Jamaican sprinter Usain Bolt can brag about being the fastest man alive. However, he certainly cannot be as proud knowing that a species of oceanic squid can move through the air at faster speeds than him.
The Neon Flying Squid propels itself out of the ocean by shooting off water at high pressure, then opens its fins to glide at up to 11 metres per second and manages to fly for a distance of approximately 30 metres.
Olympic Gold medallist Usain Bolt averaged just 10.31 metres a second when he won at the London Games last year.
The reason the Neon Flying Squid uses its flying advantage is to avoid predators, according to Jun Yamamoto of Hokkaido University. He and his team of researchers published their study about Neon Flying Squids in the German science magazine Marine Biology this week.
“There were witnesses who said squid were seen flying. However, no-one had clarified how they actually do it. We have proved that it is true,” Yamamoto stated.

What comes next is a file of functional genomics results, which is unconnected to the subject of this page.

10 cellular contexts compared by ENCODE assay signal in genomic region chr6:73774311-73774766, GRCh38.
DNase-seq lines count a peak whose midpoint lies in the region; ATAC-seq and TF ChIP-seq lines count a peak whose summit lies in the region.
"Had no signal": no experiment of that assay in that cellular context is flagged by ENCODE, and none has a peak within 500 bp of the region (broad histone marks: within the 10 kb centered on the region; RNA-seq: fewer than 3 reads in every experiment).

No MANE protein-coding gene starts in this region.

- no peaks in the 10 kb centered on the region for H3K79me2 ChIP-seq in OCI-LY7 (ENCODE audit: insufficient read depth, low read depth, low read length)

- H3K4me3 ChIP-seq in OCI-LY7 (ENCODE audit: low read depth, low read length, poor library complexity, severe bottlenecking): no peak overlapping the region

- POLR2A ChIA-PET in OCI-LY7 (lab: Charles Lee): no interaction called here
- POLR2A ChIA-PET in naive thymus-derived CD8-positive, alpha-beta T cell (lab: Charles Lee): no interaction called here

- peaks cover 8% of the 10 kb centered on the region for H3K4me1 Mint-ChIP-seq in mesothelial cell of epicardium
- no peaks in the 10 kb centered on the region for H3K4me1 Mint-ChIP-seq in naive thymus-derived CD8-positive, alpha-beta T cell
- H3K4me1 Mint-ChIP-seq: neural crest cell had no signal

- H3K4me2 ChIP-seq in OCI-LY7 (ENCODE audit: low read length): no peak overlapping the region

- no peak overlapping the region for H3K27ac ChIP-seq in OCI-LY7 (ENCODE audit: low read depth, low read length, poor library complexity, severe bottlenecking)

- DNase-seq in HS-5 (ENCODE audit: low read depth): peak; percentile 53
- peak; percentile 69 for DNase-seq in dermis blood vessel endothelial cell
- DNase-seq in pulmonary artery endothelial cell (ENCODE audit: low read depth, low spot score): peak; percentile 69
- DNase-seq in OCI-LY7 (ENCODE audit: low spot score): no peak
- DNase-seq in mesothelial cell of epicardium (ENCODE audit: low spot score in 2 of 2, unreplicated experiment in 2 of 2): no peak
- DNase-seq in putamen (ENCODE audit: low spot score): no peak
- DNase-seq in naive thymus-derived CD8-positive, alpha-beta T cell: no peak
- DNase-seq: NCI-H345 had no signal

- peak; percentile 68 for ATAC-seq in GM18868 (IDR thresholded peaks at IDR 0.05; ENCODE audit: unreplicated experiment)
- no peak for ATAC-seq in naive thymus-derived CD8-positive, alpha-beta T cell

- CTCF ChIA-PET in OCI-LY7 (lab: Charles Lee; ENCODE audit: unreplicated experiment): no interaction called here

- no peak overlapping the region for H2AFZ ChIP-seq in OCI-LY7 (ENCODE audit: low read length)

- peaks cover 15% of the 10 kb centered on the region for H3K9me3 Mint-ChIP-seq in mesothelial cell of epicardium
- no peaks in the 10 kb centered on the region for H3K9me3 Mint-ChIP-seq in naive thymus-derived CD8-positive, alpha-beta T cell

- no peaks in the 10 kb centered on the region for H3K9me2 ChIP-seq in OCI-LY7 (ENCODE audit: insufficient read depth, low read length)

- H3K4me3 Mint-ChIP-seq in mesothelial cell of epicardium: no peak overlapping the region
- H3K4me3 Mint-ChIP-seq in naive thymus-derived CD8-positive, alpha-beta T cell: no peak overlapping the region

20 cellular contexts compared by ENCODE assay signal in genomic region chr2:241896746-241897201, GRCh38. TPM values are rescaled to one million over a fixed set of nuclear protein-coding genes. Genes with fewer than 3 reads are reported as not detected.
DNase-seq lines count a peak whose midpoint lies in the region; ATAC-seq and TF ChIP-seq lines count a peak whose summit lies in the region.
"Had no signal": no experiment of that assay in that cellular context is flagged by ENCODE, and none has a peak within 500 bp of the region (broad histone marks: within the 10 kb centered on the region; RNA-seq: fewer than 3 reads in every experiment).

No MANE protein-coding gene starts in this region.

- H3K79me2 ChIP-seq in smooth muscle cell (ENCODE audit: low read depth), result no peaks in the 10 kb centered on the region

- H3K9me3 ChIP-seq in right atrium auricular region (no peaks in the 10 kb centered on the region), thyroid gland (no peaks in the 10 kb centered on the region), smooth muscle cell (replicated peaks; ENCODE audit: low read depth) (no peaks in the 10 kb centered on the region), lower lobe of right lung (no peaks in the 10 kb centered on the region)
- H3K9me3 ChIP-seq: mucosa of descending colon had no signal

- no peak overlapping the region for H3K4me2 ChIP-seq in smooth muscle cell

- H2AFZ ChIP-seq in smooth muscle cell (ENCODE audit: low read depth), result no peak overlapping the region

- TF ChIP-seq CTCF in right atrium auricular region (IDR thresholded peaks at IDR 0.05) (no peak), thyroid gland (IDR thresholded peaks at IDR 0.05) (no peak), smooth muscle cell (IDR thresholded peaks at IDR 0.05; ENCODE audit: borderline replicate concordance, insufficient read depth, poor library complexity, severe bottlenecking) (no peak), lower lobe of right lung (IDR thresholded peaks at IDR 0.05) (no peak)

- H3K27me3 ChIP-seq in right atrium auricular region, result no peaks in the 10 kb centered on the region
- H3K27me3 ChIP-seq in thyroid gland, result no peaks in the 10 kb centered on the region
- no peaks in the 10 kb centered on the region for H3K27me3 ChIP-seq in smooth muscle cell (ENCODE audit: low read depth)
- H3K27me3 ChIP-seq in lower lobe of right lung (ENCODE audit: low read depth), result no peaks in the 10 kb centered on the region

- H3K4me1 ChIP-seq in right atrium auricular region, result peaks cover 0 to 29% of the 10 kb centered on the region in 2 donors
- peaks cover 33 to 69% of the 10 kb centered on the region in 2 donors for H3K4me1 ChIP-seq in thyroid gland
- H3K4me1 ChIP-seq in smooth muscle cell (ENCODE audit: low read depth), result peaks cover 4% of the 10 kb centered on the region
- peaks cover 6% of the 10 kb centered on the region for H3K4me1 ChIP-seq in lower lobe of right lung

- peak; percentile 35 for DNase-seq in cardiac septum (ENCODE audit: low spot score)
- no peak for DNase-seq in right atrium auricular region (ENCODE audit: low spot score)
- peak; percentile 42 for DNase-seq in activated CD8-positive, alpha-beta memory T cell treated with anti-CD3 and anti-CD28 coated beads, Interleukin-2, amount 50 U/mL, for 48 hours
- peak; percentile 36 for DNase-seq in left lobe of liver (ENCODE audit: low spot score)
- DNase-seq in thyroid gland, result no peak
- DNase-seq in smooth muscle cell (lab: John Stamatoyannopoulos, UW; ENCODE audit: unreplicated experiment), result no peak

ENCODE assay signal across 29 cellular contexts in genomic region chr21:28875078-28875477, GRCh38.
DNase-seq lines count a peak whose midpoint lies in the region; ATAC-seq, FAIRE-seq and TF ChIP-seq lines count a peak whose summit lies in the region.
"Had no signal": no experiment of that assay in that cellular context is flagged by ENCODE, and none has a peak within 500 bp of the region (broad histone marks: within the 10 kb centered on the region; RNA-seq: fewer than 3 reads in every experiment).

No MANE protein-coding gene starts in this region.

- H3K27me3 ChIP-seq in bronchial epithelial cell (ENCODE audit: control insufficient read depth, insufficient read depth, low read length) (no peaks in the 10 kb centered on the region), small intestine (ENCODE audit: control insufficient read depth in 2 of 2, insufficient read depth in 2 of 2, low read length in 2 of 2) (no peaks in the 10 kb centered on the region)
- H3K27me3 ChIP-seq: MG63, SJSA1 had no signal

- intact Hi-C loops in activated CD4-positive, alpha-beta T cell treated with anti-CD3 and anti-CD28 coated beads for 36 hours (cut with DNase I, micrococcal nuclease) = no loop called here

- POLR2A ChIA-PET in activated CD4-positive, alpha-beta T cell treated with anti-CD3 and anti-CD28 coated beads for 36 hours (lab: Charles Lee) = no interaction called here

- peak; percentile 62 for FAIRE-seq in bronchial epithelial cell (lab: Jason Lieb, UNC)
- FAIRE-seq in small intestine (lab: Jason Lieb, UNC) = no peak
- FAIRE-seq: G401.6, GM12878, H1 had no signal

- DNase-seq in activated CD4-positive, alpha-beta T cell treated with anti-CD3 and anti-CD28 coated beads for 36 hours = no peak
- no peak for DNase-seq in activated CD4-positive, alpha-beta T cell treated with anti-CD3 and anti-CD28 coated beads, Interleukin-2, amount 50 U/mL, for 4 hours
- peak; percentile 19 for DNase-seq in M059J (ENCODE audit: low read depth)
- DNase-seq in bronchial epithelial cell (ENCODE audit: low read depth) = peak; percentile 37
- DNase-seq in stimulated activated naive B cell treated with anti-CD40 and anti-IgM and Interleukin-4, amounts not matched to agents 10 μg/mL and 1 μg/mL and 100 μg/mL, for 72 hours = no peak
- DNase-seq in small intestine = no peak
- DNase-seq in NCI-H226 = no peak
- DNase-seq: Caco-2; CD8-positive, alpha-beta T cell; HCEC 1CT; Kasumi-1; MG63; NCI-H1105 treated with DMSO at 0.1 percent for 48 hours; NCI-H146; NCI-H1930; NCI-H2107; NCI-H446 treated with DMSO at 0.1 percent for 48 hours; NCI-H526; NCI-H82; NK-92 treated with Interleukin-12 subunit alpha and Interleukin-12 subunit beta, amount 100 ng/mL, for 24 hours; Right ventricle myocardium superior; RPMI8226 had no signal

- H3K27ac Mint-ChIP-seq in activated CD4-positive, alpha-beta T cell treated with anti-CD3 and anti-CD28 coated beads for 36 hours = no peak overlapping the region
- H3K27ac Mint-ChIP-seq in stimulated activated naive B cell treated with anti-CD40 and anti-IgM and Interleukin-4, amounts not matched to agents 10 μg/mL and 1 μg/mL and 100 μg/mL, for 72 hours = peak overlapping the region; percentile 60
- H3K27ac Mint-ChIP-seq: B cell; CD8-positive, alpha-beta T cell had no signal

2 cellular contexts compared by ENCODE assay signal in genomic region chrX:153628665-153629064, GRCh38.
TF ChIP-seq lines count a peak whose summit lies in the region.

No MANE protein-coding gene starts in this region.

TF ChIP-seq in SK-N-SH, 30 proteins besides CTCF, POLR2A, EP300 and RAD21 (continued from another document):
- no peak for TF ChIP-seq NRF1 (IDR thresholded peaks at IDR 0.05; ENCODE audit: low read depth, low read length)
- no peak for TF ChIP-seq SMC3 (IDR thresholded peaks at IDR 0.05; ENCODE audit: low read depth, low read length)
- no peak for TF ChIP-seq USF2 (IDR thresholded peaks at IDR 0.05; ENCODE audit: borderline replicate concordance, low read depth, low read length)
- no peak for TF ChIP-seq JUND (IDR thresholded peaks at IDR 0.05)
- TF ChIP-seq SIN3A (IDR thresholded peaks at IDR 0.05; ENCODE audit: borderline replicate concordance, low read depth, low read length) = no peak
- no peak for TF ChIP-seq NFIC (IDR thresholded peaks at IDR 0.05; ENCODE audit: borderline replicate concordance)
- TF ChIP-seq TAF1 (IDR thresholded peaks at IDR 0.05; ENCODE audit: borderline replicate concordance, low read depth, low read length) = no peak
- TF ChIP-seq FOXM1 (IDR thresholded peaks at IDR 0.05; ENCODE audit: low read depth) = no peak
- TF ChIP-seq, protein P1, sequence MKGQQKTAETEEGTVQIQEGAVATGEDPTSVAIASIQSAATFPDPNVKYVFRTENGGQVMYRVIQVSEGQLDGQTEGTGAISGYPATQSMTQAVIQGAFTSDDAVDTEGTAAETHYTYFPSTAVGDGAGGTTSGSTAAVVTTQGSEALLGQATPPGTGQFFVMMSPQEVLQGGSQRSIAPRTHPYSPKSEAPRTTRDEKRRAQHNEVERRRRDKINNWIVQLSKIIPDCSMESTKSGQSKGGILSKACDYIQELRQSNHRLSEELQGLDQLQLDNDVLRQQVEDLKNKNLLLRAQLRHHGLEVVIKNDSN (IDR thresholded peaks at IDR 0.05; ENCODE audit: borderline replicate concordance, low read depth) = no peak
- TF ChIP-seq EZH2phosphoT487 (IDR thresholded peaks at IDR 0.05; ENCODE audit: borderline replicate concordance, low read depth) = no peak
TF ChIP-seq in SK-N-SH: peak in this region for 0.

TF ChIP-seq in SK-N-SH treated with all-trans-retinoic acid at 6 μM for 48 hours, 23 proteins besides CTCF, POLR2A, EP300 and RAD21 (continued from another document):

He and his team were tracking a shoal of around 100 squids in the northwest Pacific, around 600 kilometres east of Tokyo, in July 2011.
When the researchers’ boat approached, the 20-centimetre creatures launched themselves into the air with a powerful jet of water that shot out from their stems. “The fins and the web between the arms create aerodynamic lift and keep the squid stable on its flight arc,” Yamamoto added.
The squids remain in the air for about three seconds and therefore travel for 30 metres, in what Yamamoto described as a unique defence strategy to escape being eaten.
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